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Tanner's Sideshow: what is the real cause?

By Klaas Woldring - posted Friday, 13 January 2012

Lindsay Tanner, former Minister of Finance and Deregulation in the Rudd Government, and MP for the seat of Melbourne from 1993 to 2010, has written an interesting book deploring the "dumbing down of democracy" by the media.

Tanner writes, "media-think is taking over politics" (p. 3). The creation of appearances has become more important than achievement, resulting in deceptions, spin and concentration on trivia. The public dislikes this and has turned away from the political debate as boring, not genuine and opportunistic.

In part this may well the result of the fact that many journalists have become politicians. He mentioned several examples, most are well known. Tanner left parliament (in 2010) because he became disenchanted with the "descent of our public life into the artificial media world of virtual reality". For Tanner politics is a serious business that is less and less treated as such by the media. That is the tenor of this well researched book. Various aspects of this overriding theme are dealt with exclusive reference to changes in media behaviour. The author draws on a huge number of personal experiences that fill the 232 pages of this timely text published recently by Scribe Publications.


Tanner complains about the "deliberate distortions" politicians frequently have to contend with (p. 24); the "junk" opinion polls "often of little significance"; and the aggressive style journalism intent on manufacturing controversy and scandal at the expense of serious policy debate (p. 39). Reporting politics as a sporting contest reached "absurd levels in the federal 2010) election (p. 76). Pressure to dumb down to the lowest common denominator is relentless and affects all other media adversely (p. 83). The activities of the shock jocks, such as John Laws and Alan Jones, pretending to be journalists but in fact paid entertainers and agents of other interests, stimulate the media frenzy. While Tanner does not reject all commercial media, he values some commercial radio reporters, the toxic character of some commercial commentators has had a negative effect on all politicians and other media as well – more so than ever before. The result has been recourse to spin, evasive answers in interviews, etc. according the Tanner (p. 93).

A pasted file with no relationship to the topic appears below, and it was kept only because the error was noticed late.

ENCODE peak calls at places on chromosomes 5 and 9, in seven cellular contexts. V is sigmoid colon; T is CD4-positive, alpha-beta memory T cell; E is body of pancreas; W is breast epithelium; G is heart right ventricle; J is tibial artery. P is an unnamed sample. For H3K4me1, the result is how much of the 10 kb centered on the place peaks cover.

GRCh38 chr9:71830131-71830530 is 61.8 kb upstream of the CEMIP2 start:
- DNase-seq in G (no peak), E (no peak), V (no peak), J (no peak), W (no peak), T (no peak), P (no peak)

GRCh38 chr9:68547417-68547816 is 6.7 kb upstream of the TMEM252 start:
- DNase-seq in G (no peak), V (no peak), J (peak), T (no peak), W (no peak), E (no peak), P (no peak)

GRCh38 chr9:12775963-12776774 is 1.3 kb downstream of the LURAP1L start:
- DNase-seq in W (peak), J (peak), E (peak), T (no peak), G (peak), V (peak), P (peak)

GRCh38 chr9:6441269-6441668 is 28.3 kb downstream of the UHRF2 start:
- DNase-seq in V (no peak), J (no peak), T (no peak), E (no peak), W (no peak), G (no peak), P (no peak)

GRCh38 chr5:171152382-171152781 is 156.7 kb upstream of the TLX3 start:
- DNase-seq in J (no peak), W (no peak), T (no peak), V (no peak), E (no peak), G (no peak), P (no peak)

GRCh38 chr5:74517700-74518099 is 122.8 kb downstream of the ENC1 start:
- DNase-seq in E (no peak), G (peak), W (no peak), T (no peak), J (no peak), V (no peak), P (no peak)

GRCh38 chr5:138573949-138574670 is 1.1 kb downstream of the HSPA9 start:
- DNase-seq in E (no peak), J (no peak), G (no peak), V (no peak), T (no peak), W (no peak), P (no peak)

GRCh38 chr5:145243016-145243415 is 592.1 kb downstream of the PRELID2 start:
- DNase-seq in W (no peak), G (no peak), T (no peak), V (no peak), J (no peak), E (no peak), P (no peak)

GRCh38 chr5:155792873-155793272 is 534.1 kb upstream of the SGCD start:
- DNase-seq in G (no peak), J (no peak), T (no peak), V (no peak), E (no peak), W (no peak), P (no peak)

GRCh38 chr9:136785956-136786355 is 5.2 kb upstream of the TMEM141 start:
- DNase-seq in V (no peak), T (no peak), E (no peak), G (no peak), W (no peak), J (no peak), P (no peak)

The reliance on Focus groups for policy making has become excessive and, generally, the application of marketing techniques is frequently seen as undesirable manipulation to be avoided in politics, Tanner suggests. (pp. 103/104). A special section is devoted to the growing dominance of campaigning and interviewing on TV. The medium often turns politics into a sideshow even more and faster than the print media (p. 157/8). Further criticism is targeted on the excessive media attention given to so called "celebrities".

Various statements by Tanner suggest that somehow nobody is to blame. The decline has just happened. The inference is that the politicians are unable to stand up to the onslaught of media power. But why exactly are the politicians too weak to combat this trend? That is the real question Tanner even fails to ask.

Nowhere does Tanner question the quality of the Australian political system itself, in particular the adversarial culture, the direct outcome of the electoral laws of 1918 and 1924 and Westminster practices. These laws are grossly biased in favour of the major parties. Over time these major parties have actually become look-alikes that most Australians have lost interest in. The adversarial mode of debate in parliaments opens the Pandora Box for the media. Most recently it has created Dr. NO Abbott playing the Opposition's leader's role as required. The political system and parliament itself is the ultimate source of controversy, exaggeration and combat for the media, day after day. Why do we have a single-member district electoral system that forces elections to become sideshows in a small number of marginal seats creating opportune dramas for the media? Alternatives exist but the major parties don't want that. They would lose seats to newcomers, create diversity, allow new ideas to emerge. We do not have to continue with an adversarial culture in Australia. It is costing us dearly. Have a look here.

Tanner does acknowledge the redeeming positive role of social media and organisations like GetUp. He also praises Blogs like The Conversation and the ABC for providing greater quality political programs than commercial stations do. However, here too he fails to point out that most of these more serious social media outlets also consistently fail to question the political system itself. Reformers will need to reach the over 70% of voters who are ignorant, disinterested in political issues or plainly disgusted by the sideshow (p. 176). The ABC's Q and A program, also primarily aiming at entertaining rather than informing or questioning the system, is frequently dominated by politicians of opposite sides who soon develop a dominant adversarial dialogue as they behave in parliament.

Tanner finally admits that he is now unhappy with compulsory voting because it forces the 70% to the polls and their preferences then need to be the principal targets of campaigners. But why does he rejectvoluntary voting while it makes perfect sense? Who in his deeply conservative ALP is actually thinking about system change that would give Australia a new political culture? The media will continue to treat them as a sideshow if they don't.

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This is a review of Sideshow: Dumbing Down Democracy, Lindsay Tanner. (Scribe, 2011).

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About the Author

Dr Klaas Woldring is a former Associate Professor of Southern Cross University.

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